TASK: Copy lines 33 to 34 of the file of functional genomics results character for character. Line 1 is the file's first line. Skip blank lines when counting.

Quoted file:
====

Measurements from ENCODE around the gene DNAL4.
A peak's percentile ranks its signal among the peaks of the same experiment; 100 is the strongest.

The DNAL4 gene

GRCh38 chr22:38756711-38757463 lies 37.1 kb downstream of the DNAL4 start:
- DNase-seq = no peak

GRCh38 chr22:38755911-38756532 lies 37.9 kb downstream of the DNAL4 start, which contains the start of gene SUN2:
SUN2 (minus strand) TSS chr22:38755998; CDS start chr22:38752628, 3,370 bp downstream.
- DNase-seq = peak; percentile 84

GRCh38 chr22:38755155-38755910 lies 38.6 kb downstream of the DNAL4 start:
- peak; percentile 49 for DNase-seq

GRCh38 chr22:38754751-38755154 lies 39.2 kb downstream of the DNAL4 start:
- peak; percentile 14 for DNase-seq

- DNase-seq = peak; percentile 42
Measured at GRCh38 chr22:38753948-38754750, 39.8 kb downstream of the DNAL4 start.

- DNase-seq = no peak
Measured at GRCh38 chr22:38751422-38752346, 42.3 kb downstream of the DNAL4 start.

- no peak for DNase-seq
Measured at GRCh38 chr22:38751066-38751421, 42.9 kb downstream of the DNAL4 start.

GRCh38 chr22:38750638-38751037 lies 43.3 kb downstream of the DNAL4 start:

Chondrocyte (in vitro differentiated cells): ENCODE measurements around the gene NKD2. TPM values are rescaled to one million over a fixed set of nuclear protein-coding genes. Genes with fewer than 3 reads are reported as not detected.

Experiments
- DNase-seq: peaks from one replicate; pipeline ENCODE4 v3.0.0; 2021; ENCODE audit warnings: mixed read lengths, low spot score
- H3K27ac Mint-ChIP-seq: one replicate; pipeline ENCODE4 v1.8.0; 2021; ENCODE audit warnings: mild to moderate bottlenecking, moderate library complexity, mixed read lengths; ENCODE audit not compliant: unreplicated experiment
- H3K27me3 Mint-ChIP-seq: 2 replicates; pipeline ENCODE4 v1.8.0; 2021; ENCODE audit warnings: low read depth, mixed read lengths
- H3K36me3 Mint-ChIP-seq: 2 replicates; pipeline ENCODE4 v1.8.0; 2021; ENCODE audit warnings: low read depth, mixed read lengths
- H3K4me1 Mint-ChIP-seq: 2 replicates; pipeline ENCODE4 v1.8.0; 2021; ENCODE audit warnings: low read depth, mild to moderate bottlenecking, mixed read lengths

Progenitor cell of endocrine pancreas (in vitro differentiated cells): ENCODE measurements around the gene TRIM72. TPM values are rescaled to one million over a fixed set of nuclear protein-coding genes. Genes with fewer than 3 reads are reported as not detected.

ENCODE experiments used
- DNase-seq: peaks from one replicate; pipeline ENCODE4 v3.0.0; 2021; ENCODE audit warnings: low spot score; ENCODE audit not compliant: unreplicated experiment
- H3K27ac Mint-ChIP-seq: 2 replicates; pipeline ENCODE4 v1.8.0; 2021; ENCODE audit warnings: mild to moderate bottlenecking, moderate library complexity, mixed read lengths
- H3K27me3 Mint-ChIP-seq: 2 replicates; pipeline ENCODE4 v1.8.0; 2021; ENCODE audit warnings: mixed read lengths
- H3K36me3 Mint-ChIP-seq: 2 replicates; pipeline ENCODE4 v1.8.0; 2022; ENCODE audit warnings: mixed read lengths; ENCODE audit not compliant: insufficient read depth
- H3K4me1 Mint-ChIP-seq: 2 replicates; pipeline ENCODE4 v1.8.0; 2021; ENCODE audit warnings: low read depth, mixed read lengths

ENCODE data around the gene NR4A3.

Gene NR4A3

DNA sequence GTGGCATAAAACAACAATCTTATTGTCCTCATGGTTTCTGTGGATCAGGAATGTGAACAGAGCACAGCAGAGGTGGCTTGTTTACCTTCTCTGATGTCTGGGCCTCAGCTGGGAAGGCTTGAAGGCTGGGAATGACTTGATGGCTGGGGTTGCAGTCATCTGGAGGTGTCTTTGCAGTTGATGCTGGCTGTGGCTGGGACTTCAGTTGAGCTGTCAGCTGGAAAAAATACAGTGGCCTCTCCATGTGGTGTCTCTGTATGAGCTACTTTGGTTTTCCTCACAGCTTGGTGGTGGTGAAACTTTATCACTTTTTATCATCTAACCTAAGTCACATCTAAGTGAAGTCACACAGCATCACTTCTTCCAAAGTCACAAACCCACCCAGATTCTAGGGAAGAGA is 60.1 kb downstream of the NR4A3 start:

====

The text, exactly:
- H3K4me1 Mint-ChIP-seq: 2 replicates; pipeline ENCODE4 v1.8.0; 2021; ENCODE audit warnings: low read depth, mixed read lengths

ENCODE data around the gene NR4A3.